It is hard to understand the use of the UV treatment facility and the extra clarifier without a quick and simplistic outline of the process. Here’s how it starts:

Wastewater reaches the inflow building at the facility first. It’s run through a series of screens that remove large solids. Those solids are dumped into a trailer inside the inflow building — you can see what people have flushed, essentially.

“We are physically treating the sewage,” Pratt said. “That’s pretty much grit. You’ll see corn in there. Sand. Lot of the rags and stuff will end up in here, too.”

Next, the wastewater travels downward into a series of primary settling tanks, built in 1934. Oxygen is pumped through into the fluid, causing it to roil and froth. This disrupts the buoyancy of the fluid, making the heavier solids settle to the floor of the tank.

Until this step, the purification process has been powered by gravity and only physically filtrated. It is now pumped up into aeration basins for biological refinement. The concrete that houses these basins is chipped and weathered. In a few places, lattices of rebar are visible.

Pratt said last year an engineer “cleared them, they’re alright, but they’ve got to be dealt with sometime in the future.”

“There are actually little micro-organisms in here, feeding on the food that is coming in on the sewage,” Pratt said of the aeration basins. “Each one of these tanks holds 345,000 gallons, and they’re 16 feet deep. They’re pretty impressive when they’re empty.”

From there, the wastewater is pumped to the final clarifiers, producing two products: clear effluent water that’s pumped into the Saranac River, and sludge. The plant currently has two of these large, spherical basins.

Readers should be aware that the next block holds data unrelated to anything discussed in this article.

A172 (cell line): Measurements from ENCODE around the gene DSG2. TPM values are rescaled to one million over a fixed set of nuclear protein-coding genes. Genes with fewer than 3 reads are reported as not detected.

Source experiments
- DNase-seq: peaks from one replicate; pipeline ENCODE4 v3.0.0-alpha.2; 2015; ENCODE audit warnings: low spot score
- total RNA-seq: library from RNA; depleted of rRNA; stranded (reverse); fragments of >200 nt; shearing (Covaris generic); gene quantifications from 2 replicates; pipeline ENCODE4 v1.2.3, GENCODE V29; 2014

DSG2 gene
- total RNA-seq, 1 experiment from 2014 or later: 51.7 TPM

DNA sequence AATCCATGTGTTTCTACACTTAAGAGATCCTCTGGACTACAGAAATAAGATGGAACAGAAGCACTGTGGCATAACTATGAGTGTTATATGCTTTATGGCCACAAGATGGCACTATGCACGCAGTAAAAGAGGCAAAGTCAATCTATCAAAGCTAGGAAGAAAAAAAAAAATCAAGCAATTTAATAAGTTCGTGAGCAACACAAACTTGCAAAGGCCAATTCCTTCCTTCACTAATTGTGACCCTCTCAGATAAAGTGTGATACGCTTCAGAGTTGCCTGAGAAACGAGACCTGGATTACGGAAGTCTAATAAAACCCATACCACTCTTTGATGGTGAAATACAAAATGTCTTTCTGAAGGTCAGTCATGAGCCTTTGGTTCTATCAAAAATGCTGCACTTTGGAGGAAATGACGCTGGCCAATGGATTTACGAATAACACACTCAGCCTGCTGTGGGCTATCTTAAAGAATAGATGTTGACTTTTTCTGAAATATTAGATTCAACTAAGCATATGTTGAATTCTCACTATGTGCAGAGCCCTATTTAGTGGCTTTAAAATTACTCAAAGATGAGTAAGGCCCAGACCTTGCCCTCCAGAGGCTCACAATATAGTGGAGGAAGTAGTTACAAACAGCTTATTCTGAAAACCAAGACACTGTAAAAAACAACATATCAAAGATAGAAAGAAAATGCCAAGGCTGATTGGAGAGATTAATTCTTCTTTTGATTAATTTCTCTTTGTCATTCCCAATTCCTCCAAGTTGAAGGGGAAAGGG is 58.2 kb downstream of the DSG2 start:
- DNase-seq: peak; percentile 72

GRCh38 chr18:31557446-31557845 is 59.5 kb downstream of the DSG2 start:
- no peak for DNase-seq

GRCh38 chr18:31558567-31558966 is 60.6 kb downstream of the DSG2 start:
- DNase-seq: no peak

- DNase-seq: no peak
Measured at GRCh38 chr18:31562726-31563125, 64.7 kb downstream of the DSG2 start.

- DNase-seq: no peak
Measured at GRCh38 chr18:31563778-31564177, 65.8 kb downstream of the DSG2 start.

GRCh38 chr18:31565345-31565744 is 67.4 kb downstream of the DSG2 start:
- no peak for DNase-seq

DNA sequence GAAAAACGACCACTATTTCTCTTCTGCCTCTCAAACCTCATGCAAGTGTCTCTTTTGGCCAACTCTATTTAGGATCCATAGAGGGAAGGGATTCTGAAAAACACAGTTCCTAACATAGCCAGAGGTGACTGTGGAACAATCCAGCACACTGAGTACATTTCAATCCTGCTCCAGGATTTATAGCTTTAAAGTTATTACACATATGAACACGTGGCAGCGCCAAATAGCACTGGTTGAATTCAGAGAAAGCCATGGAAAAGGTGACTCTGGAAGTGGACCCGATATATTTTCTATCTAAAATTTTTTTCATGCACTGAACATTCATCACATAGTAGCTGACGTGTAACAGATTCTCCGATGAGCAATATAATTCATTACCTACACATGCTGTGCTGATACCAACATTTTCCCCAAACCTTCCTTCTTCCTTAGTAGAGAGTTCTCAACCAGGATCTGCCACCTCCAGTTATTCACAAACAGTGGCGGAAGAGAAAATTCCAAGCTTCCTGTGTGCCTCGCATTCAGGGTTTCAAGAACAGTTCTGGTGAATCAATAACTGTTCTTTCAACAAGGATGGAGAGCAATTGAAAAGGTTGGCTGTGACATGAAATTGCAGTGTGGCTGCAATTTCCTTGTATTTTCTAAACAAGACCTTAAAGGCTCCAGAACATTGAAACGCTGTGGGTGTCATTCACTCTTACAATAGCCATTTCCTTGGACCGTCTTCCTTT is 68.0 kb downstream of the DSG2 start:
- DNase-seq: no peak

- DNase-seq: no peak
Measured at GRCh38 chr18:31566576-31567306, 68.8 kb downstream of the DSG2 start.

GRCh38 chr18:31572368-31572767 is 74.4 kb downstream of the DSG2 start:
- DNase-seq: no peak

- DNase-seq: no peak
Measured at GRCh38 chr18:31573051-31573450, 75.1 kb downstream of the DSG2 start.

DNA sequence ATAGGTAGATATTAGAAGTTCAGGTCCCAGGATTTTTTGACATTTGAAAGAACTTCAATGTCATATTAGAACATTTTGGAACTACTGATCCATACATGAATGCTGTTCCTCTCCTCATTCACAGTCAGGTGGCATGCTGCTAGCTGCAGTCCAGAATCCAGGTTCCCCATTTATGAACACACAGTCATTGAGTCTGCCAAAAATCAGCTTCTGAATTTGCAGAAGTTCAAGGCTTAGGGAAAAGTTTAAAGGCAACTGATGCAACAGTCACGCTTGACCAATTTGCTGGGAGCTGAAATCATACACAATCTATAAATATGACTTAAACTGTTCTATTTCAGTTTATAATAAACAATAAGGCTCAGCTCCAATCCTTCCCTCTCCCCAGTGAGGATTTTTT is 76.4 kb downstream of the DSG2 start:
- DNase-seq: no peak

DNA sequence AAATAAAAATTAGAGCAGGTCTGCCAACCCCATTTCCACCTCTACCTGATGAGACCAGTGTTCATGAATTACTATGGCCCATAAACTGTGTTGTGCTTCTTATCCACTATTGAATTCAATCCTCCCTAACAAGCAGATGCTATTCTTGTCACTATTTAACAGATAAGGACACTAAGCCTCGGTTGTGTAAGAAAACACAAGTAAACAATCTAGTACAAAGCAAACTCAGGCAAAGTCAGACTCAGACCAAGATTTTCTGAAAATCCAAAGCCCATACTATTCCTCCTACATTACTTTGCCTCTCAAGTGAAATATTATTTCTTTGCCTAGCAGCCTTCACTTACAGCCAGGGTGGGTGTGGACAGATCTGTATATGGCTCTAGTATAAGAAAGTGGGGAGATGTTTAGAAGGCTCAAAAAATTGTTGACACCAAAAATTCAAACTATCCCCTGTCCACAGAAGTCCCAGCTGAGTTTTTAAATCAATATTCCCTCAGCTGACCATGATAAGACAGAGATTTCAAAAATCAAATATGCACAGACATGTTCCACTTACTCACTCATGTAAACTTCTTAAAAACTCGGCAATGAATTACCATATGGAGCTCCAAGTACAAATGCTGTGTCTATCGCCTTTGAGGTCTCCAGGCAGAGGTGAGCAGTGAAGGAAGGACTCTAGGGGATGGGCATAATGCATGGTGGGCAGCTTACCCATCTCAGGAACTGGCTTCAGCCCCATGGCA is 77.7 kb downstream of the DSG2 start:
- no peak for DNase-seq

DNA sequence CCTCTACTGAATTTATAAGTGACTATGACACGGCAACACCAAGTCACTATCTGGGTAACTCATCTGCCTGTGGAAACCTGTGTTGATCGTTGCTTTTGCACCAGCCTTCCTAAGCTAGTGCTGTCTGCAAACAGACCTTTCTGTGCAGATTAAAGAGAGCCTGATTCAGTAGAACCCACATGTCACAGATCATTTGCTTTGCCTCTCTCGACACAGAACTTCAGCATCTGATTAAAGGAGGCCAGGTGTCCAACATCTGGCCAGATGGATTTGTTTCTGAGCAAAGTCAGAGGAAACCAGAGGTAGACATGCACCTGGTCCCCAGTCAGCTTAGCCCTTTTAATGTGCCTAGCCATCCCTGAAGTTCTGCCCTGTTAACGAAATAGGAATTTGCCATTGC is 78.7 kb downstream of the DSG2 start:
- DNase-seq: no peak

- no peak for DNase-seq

One, built in 2016, is 80 feet in diameter. One of the plant’s $4 million goals is to build another like it. The other clarifier, built in 1993, while structurally sound, is too small for the volume of wastewater the plant handles, and not raised high enough to work with the incoming UV facility.

The plant had two other clarifiers, but they were wrecked in the spring 2011 flood.

“They had, in essence, acted like bathtubs; the water underneath had lifted them up,” Sweeney said.

“They floated, and any of the concrete seams broke right off,” Pratt said. “Water running everywhere.”

The 2011 flood caused an estimated $5 million worth of damage to the village and taught engineers a hard lesson: Build to 500-year flood marks. To that end, the newer clarifier was built 18 inches higher.

“Part of the design for the UV, too, all that is going to get raised up,” Pratt said. “That’s why that clarifier (the old one) won’t work with UV, because it sits too low and it won’t have the hydraulics to flow through the UV system. A second final clarifier is needed.”

The old clarifier won’t be scrapped — it will instead be converted into a new gravity thickener, used to concentrate the sludge produced by the clarifiers.

Also with this project, the outflow pipe that carries the effluent to the river will be replaced.

“It starts all with a study, somehow,” Sweeney said. “We get a grant for a study. We enact the study. Then you get into another set of grants, if you do it properly. And that’s what we’ve been very successful at. It’s a process.”